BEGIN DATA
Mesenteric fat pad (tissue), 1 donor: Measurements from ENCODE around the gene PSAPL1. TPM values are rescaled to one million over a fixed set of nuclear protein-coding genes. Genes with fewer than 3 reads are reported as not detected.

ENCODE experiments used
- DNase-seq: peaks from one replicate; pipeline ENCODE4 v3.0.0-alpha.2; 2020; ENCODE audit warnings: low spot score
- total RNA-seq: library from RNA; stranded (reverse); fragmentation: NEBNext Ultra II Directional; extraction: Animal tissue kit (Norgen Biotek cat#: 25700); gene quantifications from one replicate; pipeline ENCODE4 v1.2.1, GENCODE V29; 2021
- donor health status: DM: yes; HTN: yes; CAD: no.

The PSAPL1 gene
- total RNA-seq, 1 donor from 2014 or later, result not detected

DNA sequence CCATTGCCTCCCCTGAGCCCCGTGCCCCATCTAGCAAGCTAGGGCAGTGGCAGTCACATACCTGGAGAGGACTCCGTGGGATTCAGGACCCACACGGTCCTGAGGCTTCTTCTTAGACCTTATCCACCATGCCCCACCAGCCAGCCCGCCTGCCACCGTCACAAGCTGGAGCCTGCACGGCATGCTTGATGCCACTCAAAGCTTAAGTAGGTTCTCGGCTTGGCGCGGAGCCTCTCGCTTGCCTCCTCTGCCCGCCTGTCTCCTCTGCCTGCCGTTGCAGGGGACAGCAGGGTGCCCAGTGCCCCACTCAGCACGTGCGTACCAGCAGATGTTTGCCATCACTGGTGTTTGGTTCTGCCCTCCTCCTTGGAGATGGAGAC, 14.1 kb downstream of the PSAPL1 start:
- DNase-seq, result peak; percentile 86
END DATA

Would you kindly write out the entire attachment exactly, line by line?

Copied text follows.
Mesenteric fat pad (tissue), 1 donor: Measurements from ENCODE around the gene PSAPL1. TPM values are rescaled to one million over a fixed set of nuclear protein-coding genes. Genes with fewer than 3 reads are reported as not detected.

ENCODE experiments used
- DNase-seq: peaks from one replicate; pipeline ENCODE4 v3.0.0-alpha.2; 2020; ENCODE audit warnings: low spot score
- total RNA-seq: library from RNA; stranded (reverse); fragmentation: NEBNext Ultra II Directional; extraction: Animal tissue kit (Norgen Biotek cat#: 25700); gene quantifications from one replicate; pipeline ENCODE4 v1.2.1, GENCODE V29; 2021
- donor health status: DM: yes; HTN: yes; CAD: no.

The PSAPL1 gene
- total RNA-seq, 1 donor from 2014 or later, result not detected

DNA sequence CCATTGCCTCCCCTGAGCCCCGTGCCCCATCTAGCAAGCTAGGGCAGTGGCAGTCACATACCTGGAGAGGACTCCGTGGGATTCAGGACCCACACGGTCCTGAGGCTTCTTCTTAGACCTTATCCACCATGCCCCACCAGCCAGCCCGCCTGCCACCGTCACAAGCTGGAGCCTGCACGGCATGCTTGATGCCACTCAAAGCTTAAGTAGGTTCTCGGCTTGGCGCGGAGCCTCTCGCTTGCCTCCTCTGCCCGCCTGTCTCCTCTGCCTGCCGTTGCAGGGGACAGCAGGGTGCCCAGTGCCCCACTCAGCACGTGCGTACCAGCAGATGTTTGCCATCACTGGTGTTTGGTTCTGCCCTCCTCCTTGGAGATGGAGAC, 14.1 kb downstream of the PSAPL1 start:
- DNase-seq, result peak; percentile 86